Our preparation for the publication of Wohlers Report 2013 revealed some interesting data: 16 companies in Europe, 7 in China, 5 in the U.S., and 2 in Japan now manufacture and sell professional-grade, industrial additive manufacturing (AM) and 3D printing systems. (We use the two terms interchangeably.) This is a dramatic change from a decade ago when the mix was 10 in the U.S., 7 in Europe, 7 in Japan, and 3 in China.
Is the U.S. losing its edge in AM? This data on AM systems manufacturing and sales suggests that it is. What’s more, all of the metal powder bed fusion systems are manufactured outside the U.S. Seven manufacturers of these systems are in Europe and two are in China. Together, China, Singapore, many countries in Europe, and even South Africa, have committed hundreds of millions of dollars in AM development and commercialization over the next few years.
The U.S. continues to lead the world with the largest installed base of AM users. When Wohlers Report 2013 becomes available soon, it will report that 38% of all industrial AM installations are in the U.S. Japan is second with 9.7%, followed by Germany with 9.4% and China with 8.7%. With such a large number of systems, one could argue that the U.S. has the most experience, expertise, and know-how in AM.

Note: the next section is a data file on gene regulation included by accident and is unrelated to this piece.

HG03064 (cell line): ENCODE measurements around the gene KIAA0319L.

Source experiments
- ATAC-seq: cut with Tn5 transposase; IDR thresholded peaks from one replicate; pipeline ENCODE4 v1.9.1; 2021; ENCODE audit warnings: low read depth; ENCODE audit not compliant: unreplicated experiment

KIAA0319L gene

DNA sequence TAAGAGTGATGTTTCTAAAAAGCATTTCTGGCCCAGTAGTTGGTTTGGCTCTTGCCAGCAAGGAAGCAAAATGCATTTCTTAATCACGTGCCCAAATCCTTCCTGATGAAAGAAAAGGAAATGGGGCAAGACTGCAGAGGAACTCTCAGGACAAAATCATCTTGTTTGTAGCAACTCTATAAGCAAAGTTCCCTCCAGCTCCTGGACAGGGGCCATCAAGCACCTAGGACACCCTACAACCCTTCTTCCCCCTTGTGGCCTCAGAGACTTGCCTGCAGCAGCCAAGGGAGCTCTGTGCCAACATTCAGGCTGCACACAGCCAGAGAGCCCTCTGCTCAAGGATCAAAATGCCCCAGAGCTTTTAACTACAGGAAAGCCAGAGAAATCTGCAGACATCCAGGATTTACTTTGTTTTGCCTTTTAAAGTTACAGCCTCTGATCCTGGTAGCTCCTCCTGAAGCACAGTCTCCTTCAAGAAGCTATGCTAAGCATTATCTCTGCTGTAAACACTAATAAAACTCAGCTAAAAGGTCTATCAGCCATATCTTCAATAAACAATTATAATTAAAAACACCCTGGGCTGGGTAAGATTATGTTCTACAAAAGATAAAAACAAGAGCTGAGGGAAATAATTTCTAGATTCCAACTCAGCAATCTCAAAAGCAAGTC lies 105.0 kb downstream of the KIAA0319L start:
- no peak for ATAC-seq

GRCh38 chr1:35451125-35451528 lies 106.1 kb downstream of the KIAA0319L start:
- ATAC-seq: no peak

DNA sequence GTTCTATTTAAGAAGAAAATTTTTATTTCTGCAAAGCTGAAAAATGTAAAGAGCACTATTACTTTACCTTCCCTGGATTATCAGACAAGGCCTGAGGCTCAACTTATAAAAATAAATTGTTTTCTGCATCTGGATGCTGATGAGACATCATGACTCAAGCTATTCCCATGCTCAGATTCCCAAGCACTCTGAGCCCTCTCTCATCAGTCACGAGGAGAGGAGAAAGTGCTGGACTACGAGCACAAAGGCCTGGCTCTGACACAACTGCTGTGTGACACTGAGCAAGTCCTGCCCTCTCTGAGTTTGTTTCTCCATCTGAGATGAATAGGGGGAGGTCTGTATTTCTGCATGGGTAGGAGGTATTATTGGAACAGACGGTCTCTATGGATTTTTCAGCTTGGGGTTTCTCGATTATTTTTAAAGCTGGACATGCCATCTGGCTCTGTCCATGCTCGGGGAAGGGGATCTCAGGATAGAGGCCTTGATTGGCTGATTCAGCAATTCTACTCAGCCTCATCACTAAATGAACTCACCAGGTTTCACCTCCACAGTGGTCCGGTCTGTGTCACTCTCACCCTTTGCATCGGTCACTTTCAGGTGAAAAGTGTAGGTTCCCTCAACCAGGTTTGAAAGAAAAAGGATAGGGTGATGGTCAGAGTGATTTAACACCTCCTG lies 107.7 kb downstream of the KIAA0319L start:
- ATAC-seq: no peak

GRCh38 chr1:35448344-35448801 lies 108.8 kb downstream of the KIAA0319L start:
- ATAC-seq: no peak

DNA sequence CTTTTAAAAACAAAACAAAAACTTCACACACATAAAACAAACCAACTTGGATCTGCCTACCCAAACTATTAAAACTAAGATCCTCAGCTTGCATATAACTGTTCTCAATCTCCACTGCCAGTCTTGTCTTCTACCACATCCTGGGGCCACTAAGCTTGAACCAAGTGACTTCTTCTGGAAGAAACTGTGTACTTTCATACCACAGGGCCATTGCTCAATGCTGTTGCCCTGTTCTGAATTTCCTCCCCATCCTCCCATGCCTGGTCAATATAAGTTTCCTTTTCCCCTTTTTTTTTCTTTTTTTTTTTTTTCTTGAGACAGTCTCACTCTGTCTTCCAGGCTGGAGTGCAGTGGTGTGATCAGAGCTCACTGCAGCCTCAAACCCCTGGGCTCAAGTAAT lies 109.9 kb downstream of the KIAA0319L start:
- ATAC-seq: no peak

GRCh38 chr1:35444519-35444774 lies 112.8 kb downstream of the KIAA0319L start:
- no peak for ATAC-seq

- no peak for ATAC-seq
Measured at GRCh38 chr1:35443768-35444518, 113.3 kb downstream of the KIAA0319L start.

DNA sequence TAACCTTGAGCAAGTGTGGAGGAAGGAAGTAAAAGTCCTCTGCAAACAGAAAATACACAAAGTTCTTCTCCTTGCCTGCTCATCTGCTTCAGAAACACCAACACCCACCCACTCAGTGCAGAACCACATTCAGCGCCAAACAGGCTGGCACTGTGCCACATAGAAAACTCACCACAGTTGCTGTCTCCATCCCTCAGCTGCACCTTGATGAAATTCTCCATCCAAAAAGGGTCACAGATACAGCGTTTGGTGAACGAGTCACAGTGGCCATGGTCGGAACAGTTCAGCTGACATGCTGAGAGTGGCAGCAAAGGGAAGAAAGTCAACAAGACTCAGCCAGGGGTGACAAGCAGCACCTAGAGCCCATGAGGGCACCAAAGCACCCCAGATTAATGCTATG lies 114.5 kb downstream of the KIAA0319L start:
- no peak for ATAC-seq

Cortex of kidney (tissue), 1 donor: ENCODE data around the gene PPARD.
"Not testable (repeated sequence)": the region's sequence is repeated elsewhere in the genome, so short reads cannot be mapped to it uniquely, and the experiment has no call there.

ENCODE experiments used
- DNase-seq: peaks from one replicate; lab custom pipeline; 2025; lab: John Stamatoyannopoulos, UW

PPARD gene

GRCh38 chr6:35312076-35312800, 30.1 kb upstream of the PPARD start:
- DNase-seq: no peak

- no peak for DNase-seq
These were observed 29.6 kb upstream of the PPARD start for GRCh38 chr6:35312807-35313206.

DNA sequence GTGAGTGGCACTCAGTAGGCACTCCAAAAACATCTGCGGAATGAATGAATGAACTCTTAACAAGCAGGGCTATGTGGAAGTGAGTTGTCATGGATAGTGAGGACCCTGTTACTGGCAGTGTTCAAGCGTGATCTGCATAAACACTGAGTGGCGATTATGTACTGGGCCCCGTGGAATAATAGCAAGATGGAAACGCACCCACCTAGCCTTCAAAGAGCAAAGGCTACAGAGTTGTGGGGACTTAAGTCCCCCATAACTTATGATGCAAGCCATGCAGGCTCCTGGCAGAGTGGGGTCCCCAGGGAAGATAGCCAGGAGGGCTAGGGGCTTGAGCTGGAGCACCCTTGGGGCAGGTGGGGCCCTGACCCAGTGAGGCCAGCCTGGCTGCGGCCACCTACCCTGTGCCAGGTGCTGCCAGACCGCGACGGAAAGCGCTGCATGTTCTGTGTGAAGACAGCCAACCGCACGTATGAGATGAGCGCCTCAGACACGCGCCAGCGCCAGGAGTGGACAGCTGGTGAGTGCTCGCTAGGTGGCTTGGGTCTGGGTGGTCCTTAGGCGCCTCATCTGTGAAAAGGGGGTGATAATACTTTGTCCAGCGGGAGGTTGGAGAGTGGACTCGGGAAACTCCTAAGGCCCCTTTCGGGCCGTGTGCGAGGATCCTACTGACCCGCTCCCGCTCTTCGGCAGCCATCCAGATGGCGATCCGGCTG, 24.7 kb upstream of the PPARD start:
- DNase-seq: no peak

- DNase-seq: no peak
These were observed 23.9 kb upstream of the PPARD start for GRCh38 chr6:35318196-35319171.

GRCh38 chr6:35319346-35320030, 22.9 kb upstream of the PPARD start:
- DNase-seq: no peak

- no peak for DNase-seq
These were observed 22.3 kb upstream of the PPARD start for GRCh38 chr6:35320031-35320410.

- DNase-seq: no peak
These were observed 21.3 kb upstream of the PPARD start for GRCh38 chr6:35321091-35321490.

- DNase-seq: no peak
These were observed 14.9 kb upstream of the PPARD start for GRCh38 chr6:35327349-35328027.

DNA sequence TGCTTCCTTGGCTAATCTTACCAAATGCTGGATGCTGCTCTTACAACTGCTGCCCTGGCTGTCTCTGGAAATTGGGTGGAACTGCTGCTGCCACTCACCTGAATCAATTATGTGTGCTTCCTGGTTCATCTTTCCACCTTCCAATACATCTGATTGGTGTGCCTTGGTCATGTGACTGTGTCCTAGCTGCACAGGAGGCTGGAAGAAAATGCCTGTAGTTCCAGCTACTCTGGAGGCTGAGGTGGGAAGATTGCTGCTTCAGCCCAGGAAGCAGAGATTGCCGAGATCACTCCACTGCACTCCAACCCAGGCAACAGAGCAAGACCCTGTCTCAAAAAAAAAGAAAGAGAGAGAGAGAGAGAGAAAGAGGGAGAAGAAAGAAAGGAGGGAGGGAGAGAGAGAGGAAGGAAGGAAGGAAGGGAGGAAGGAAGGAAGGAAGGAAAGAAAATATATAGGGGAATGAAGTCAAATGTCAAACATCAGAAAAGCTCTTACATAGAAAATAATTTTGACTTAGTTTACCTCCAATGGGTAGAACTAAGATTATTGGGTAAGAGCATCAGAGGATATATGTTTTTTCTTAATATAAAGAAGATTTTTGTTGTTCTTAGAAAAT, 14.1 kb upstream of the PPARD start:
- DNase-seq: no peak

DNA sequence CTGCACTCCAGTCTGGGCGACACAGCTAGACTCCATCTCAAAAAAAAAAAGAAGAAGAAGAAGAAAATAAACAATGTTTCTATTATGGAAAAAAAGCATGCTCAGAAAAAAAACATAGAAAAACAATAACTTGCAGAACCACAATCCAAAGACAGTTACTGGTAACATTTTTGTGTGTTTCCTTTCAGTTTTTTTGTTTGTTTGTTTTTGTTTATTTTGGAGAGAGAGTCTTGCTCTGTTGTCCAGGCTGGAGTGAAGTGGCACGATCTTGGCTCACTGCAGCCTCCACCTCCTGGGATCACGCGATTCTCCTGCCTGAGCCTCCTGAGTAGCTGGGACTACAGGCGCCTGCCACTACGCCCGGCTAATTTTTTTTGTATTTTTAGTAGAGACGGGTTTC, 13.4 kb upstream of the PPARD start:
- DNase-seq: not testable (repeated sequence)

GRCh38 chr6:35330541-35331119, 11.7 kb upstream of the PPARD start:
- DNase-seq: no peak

The National Additive Manufacturing Innovation Institute (NAMII) was launched last year by the White House with the support of several agencies, including the Department of Defense. This initiative seeks to accelerate the position of the U.S. in the development and use of AM technology. It will not be easy, given what organizations in China and other regions of the world have planned.
My recommendation to key leaders in the U.S. is to focus on the big picture with big goals, such as the development of metal-based powder bed fusion systems and other advanced AM system technology. Market forces and competitive pressures will take care of the smaller challenges and incremental technology improvements.